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The pricing of derivatives plays an important role in modern financial markets. The fair value of an option can be computed by solving the corresponding partial differential equation (PDE). In financial engineering these PDEs are in general of convection-diffusion type and are usually multidimensional. Apart from certain exceptions no analytical solution is available and numerical techniques have to be applied.

In this thesis we derive efficient numerical techniques to solve PDEs arising in computational finance. The work is divided into five main parts. In the first section we give a brief introduction to financial option pricing problems. Here, we formulate the PDEs to price European plain vanilla options within the Black-Scholes framework and under stochastic volatility. Further, we briefly discuss various numerical techniques to compute the option price.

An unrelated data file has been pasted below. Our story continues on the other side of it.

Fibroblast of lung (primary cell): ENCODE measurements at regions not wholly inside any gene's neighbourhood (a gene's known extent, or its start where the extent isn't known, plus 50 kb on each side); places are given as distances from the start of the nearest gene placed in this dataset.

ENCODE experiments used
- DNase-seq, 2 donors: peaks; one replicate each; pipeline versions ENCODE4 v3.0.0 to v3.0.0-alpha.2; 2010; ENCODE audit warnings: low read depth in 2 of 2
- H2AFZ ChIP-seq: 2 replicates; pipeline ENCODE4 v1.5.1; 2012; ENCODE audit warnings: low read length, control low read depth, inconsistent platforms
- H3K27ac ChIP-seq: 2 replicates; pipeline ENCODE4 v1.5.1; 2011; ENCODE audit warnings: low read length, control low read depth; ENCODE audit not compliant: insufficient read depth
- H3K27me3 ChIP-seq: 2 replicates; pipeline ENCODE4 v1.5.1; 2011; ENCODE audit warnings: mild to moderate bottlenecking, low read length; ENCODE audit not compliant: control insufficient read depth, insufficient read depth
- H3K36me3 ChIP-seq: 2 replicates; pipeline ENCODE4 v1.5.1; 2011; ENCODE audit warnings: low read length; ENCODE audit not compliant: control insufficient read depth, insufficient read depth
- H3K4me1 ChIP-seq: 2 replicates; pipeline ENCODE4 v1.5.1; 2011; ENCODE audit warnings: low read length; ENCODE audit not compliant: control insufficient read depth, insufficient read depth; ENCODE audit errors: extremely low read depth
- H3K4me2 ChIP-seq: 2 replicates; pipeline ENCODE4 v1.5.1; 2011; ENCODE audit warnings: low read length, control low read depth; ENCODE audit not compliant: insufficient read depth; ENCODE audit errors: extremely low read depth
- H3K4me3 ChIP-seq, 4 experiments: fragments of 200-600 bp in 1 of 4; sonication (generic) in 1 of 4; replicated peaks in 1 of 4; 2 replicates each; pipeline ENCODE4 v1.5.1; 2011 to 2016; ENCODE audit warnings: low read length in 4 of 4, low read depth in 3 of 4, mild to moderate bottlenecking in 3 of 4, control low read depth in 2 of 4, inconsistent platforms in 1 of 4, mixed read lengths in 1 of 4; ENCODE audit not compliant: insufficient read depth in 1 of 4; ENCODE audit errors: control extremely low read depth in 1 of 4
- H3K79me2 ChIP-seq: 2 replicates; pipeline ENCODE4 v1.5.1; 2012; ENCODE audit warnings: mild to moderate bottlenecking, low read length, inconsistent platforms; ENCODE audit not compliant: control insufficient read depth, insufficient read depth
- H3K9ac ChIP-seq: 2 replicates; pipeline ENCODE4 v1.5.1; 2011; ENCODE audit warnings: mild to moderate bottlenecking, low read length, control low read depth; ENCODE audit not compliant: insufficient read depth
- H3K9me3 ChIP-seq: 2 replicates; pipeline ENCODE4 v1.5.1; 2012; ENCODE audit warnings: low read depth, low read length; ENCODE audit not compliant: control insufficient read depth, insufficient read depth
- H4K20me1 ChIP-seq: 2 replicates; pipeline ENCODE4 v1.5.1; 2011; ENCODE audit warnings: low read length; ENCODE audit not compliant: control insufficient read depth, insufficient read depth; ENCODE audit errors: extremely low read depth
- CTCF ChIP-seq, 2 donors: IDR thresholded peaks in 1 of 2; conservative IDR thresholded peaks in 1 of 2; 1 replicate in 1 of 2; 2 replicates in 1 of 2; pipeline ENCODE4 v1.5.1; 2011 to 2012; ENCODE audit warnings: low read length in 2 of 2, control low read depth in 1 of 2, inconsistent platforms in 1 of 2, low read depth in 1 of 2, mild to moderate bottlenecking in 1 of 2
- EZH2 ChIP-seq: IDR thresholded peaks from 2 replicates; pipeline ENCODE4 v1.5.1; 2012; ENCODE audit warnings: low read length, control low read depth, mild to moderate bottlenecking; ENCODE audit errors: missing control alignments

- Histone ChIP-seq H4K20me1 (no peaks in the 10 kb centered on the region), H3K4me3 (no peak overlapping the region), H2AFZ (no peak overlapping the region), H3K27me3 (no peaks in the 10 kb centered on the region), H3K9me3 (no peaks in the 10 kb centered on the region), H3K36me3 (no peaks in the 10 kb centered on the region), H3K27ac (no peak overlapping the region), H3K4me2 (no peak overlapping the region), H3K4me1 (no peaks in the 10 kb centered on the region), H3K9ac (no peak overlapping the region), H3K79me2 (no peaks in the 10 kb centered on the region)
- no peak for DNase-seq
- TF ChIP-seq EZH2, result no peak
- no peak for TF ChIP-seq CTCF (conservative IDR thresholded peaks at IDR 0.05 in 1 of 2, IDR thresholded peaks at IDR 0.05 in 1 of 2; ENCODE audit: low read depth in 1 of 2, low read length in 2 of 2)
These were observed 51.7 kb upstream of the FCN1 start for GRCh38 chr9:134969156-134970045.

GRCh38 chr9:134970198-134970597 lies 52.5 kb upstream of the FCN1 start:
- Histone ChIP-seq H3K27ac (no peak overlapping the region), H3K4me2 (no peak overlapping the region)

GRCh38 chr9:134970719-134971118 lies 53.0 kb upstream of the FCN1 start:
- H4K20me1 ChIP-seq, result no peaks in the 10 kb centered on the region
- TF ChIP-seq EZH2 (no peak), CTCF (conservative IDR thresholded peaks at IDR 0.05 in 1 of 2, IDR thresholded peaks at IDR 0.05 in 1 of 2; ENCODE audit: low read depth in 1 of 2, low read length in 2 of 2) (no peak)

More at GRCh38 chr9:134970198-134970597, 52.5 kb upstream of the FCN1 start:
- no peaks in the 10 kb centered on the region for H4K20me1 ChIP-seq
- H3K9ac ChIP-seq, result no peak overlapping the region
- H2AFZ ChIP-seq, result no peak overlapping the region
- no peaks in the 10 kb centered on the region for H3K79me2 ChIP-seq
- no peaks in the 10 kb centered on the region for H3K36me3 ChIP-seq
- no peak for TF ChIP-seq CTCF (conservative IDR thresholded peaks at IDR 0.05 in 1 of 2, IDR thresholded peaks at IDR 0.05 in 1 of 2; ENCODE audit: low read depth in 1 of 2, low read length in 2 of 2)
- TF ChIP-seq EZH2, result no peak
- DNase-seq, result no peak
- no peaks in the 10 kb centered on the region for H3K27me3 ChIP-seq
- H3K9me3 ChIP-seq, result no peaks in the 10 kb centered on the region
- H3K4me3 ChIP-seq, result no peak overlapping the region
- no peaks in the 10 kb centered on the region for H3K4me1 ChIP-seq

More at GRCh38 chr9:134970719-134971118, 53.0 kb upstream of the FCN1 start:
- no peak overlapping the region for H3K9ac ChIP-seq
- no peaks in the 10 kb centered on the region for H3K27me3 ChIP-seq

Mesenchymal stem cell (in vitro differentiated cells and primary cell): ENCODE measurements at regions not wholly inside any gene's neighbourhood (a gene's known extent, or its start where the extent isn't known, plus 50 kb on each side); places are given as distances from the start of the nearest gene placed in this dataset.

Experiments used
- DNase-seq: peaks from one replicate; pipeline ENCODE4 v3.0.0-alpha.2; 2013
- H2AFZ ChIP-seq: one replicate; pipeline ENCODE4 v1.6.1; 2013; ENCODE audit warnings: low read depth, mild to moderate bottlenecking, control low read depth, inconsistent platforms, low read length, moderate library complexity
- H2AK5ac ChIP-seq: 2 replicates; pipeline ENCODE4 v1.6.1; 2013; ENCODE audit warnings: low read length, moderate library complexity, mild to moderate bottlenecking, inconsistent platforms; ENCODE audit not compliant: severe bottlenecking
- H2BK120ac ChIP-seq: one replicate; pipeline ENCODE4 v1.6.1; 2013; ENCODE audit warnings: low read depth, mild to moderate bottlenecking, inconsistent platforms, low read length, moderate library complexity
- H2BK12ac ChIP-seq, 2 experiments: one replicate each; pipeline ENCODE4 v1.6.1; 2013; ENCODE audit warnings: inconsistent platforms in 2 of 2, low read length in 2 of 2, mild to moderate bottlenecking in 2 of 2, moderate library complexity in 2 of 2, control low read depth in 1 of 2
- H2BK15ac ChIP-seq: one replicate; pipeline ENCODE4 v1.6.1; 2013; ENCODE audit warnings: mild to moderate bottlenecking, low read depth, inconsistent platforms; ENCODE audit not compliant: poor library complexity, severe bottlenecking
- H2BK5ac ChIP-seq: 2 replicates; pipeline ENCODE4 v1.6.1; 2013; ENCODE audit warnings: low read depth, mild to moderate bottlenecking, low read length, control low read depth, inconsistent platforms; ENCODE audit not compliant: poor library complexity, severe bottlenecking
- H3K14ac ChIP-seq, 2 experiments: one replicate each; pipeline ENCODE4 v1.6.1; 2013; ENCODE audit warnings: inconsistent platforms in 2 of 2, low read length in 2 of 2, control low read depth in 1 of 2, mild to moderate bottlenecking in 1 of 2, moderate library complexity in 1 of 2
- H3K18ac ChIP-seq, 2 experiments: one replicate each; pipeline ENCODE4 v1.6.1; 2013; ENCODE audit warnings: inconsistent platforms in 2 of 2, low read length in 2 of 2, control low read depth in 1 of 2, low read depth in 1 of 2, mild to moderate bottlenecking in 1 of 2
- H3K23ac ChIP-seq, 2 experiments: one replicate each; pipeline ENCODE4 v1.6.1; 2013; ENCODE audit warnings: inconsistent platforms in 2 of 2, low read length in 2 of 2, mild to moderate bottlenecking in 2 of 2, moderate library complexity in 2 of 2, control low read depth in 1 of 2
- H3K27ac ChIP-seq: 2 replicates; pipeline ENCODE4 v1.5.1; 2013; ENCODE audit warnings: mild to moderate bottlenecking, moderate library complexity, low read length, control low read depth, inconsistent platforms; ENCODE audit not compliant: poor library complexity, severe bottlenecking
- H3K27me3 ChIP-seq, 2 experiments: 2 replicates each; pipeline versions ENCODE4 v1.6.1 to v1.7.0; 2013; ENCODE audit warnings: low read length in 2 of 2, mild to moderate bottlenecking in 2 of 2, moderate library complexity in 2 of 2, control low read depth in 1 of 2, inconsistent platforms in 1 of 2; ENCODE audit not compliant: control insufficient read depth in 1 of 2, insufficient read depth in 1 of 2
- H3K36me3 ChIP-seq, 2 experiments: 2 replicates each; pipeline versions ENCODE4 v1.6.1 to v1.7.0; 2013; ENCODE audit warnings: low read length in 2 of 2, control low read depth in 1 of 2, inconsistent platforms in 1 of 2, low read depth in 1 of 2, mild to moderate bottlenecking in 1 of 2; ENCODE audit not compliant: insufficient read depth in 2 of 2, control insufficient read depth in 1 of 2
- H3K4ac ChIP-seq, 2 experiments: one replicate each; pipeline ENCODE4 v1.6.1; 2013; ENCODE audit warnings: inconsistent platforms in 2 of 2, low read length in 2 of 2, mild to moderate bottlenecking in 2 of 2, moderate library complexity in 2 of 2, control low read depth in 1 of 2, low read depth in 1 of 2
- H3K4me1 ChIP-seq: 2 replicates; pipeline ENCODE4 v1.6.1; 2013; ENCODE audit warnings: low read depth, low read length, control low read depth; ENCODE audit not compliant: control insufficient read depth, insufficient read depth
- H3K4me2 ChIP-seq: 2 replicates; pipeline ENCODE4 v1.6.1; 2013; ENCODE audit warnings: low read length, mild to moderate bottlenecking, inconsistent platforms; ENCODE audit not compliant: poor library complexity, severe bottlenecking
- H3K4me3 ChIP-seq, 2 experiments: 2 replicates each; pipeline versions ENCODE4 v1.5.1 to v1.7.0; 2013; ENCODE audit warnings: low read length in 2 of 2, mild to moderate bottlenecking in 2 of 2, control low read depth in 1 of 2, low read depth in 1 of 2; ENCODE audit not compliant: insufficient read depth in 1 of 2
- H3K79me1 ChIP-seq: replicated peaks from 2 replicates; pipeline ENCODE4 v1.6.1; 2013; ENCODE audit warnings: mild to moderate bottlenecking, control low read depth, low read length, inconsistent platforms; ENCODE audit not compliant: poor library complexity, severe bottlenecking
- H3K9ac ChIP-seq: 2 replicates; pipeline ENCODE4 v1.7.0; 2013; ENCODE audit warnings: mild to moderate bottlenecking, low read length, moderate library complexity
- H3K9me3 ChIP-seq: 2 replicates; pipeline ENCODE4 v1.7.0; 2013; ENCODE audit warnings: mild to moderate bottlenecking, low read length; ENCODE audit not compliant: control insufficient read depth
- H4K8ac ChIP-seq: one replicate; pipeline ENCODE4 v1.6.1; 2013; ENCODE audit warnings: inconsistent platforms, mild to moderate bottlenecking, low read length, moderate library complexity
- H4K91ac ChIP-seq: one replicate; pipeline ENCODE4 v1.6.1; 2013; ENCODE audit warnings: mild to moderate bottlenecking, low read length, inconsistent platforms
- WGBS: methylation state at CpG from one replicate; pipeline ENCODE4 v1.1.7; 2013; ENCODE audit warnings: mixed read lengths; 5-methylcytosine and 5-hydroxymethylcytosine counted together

In the second section grid based methods to approximate the spatial differential operator are presented. Besides standard and high order compact finite differences, we employ pseudo spectral methods. Since grid based methods suffer from the so called 'curse of dimensionality', we employ the sparse grid combination technique to reduce the number of grid points. The combination technique relies on a certain anisotropic error splitting structure. This motivates our analysis of the splitting structure of finite difference and pseudo spectral schemes. The theoretical investigation of the properties of both approaches is followed by illustrating numerical experiments.

Afterwards we employ Alternating Direction Implicit (ADI) time stepping methods. Four prominent schemes are considered: Douglas, Craig-Sneyd, modified Craig-Sneyd and the Hundsdorfer-Verwer scheme. ADI schemes allow to decompose the spatial discretization matrix into one dimensional problems, which can be solved sequentially. In the case of a high-order compact (HOC) discretization in space we prove bounds for unconditional stability. In the case of pseudo spectral schemes we perform a thorough numerical analysis.

In the fourth section the numerical techniques are applied to PDEs arising in computational finance. We compose different numerical techniques tailored to the regularity of the problem, which makes the schemes especially efficient. In numerical experiments we compare the novel methods to benchmark methods and additionally validate their theoretical properties.

In the last part we summarize the results. Further, we give a concise outlook about possible future research directions.